Life as we made it

Article by Peter Koeppel, member of Trinity Memorial Church in Binghamton. Koeppel serves on the diocesan Stewardship Resources team and the diocesan Creation Care Initiative.

I didn’t come up with this reflection’s title. I owe it to Dr. Beth Alison Shapiro, who devoted a whole book to this topic.

We’ve talked a lot about climate, energy, and how our fossil fuels-based energy consumption is powering global heating. Although our dependence on fossil fuels bears some resemblance to an addiction—it’s hard to wean ourselves off it—I refuse to call it an addiction, as doing so would appear to place all the agency for our dependence on fossil fuel-based energy entirely on us; but as always, it takes more than one to tango… We’ll leave all that, for this time, to look at another aspect of how humans have profoundly altered God’s creation.

Consider all the wild animals we humans have domesticated: aurochs became cattle; wolves became dogs; various grasses became today’s wheat, rye, and maize. But it’s not just the selection and purposeful evolution of ancient living beings by which we transform God’s creation. Chickens became the most common species of birds. We almost brought bison, which preceded humans in their migration from Asia to North America, to extinction, not once, but twice: when followed by the first humans, also from Asia, bison evolved to become smaller, so the species could survive in more marginal environments; when yet more humans arrived, this time from the east, bison were killed down to a population of maybe a very few hundred. This time, their survival came at a price: having interbred with cattle sometime ago, they were now being bred commercially for food, and docile behavior became important in that setting. The wild bison of our National Parks are much smaller than their original immigrant ancestors and they, too, carry some cattle genes.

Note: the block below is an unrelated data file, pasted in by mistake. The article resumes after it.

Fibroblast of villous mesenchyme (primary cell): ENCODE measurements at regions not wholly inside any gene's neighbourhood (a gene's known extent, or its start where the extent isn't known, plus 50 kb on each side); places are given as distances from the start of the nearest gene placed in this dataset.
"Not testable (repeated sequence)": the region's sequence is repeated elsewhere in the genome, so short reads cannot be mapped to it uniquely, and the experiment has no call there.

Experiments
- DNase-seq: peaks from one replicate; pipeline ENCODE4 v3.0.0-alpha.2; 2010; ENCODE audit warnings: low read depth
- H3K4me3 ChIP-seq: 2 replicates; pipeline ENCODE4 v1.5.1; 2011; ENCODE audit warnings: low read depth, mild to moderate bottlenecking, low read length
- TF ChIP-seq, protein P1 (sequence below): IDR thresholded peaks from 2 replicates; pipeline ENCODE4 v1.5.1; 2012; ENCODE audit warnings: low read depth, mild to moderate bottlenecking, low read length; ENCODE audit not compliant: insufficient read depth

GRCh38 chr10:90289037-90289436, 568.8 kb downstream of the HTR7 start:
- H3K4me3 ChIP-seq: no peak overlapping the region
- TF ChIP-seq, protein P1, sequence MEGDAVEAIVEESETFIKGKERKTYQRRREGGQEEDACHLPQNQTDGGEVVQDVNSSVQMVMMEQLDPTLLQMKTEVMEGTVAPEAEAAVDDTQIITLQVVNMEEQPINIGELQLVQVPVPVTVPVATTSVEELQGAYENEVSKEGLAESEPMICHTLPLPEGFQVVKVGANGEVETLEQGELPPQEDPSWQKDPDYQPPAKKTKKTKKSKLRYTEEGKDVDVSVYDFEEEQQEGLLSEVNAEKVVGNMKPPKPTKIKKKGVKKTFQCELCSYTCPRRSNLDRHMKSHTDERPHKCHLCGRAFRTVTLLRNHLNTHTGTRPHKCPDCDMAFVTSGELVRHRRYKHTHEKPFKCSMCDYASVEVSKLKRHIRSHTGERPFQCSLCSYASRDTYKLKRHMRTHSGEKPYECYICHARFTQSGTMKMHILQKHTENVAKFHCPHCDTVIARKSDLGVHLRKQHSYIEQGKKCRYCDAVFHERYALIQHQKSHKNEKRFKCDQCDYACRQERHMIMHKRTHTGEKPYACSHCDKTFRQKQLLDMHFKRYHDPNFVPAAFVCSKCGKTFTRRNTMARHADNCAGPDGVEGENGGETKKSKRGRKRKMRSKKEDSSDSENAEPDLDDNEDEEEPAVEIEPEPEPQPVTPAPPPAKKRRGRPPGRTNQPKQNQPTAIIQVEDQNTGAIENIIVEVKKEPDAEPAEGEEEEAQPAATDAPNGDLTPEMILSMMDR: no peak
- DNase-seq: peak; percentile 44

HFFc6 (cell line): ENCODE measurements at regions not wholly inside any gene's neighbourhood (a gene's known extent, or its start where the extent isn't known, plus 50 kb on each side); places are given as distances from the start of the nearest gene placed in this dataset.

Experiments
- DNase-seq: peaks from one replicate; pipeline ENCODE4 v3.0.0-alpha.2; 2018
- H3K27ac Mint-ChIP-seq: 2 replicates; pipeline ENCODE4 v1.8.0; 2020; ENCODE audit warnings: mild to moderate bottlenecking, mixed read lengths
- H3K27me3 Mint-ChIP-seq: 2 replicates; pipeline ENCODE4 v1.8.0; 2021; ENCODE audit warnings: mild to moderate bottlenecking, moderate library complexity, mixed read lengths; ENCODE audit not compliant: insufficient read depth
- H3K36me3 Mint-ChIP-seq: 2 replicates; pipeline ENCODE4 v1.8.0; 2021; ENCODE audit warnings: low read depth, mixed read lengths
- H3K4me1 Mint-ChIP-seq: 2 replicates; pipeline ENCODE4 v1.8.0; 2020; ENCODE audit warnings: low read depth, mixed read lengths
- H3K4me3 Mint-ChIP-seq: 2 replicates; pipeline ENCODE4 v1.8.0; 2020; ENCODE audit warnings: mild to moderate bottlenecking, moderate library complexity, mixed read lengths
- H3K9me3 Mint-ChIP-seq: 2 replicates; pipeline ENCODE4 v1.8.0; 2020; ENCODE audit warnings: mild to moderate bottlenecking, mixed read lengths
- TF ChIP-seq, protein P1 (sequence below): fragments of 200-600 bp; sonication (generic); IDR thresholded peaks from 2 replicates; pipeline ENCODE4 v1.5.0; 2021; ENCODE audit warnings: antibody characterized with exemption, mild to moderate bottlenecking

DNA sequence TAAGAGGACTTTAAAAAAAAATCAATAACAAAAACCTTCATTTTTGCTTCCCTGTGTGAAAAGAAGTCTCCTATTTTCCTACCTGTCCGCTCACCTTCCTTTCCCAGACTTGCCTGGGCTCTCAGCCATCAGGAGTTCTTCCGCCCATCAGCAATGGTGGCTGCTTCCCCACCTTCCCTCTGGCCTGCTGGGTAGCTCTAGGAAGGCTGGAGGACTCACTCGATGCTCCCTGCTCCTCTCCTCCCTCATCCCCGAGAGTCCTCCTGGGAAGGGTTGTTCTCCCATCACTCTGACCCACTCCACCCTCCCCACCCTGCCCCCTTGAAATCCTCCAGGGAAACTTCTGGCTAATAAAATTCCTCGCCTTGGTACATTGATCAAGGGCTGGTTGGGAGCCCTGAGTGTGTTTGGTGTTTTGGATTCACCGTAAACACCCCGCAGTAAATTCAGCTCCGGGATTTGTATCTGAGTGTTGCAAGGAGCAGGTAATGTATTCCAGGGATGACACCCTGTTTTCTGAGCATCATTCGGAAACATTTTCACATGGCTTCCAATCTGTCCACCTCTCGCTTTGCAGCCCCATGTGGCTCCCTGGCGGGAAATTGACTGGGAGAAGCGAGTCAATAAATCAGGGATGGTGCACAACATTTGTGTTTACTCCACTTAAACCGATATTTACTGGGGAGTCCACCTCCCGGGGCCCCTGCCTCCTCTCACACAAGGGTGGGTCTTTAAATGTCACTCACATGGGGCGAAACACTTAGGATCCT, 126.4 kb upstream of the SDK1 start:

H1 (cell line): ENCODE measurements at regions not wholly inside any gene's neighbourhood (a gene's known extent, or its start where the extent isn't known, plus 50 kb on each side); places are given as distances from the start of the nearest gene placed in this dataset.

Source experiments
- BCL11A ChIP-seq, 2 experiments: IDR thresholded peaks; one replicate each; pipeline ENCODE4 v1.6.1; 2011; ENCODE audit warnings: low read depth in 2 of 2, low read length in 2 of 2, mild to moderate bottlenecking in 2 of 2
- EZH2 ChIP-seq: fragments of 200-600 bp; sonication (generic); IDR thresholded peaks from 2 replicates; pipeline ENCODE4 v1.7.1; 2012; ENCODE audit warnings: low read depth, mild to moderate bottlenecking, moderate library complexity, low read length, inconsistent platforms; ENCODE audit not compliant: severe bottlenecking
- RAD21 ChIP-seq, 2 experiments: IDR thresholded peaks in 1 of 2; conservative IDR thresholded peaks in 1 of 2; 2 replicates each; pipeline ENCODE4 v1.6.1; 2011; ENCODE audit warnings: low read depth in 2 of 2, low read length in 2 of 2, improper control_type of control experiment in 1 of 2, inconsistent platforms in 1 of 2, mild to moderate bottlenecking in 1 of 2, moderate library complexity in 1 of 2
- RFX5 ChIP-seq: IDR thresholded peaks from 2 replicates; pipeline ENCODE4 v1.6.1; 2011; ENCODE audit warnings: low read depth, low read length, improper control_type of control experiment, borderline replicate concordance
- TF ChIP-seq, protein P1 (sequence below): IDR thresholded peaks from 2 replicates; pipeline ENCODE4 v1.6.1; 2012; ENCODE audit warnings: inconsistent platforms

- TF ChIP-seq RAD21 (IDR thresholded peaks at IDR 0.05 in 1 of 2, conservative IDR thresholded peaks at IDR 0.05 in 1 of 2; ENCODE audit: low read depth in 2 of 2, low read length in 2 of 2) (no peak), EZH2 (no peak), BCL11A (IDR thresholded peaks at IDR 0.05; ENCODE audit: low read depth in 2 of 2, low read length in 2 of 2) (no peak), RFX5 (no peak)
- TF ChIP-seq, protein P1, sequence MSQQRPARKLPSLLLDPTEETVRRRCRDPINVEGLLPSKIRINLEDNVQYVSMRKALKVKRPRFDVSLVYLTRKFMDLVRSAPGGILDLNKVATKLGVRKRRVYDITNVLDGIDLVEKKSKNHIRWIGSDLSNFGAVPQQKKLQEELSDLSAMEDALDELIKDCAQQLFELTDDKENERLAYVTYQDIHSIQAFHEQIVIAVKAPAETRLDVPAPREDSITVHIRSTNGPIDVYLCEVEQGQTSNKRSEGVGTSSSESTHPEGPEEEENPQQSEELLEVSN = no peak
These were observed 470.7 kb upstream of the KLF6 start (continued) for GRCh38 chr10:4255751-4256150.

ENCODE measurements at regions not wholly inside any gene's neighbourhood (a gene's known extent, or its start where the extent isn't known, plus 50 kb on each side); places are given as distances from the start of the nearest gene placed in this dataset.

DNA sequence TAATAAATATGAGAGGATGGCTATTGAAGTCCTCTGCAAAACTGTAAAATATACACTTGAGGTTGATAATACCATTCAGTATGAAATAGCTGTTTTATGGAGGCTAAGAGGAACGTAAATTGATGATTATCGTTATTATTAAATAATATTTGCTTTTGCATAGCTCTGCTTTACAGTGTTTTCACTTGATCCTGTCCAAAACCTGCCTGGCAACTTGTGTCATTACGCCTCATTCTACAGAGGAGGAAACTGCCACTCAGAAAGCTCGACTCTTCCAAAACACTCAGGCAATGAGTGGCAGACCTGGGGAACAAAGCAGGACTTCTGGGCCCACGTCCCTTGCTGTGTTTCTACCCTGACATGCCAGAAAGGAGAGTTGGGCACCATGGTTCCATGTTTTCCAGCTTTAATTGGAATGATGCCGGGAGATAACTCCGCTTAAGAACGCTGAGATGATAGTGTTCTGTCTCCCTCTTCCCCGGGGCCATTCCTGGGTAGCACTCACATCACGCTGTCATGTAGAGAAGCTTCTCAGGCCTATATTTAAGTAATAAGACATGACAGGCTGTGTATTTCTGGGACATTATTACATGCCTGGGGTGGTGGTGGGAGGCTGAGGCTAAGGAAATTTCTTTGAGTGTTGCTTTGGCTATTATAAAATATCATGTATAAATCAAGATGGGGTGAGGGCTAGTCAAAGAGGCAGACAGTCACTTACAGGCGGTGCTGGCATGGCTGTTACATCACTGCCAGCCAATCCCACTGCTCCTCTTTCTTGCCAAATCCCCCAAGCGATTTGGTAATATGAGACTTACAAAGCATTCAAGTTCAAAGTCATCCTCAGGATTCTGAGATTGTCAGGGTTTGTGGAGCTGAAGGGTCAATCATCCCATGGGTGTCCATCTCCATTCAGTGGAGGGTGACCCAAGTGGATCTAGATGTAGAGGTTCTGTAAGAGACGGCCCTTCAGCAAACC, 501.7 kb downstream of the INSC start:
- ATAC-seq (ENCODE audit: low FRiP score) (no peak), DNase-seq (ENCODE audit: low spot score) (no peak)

Now with gene editing technology we have gone a step further and are on the brink of curing serious disease as well as accelerating the speed with which we select for the traits in living beings, from slow selection generation after generation, to leaps from one generation to the next.

Are we getting to the true scope of our impact on God’s creation yet? Consider: the biomass of domesticated mammals is perhaps some 14 times that of wild mammals. About a third of Earth’s dry land is devoted to food production—for humans and our domesticated animals. A good bit of the remainder of earth’s surface is used for shelter, and don’t forget the part that’s used for industry and commerce. After that, what’s left is often neither habitable nor arable.

When you look out your window, what do you see: objects created by humans, such as buildings, streets, various kinds of wiring strung on poles? If you see a meadow, who put it there? If it’s a field of one grain or another: who put it there? If you see a forest: is it actually an old-growth forest, and if not: who put it there? If it’s an old-growth forest, think about how the common red earthworms, an imported, invasive species, have altered its undergrowth. When you look out your window, or walk through your neighborhood: do you see ANYTHING that wasn’t created or at least arranged by humans???

When we step back and really take a look at how we have made ourselves “masters” of God’s creation, the magnitude of our impact on our small home planet is staggering. Could it be that we have just never set our eyes on anything that we, in the end, didn’t bend to our will? Does our manipulation of God’s creation include, deep within itself, the seed of our own destruction?

Our responsibility to care for God’s creation doesn’t just begin and end with global heating; without question, addressing global heating is a serious challenge, and one we must succeed in addressing. “There is no try—only do or do not!” And “do not” is not an option. But as we focus on this challenge, we should not forget the many other ways in which we have changed God’s creation—they are all expressions of our power—power to fundamentally alter so many aspects of God’s creation. Yet, with all our impact on God’s creation, we are neither divorced nor isolated from it—we are part of it as much as it is part of us, and thus we should approach it with the humility befitting something so much larger than ourselves, and with the respect for the eternal laws that govern it, none of which we can change. We have our work cut out for ourselves.


Many of the statistics and some of the other details cited above come from Dr. Shapiro’s book “Life as we made it” (ISBN-10 1541644182); it is available at many booksellers, and your local bookseller will be happy to get you your copy.

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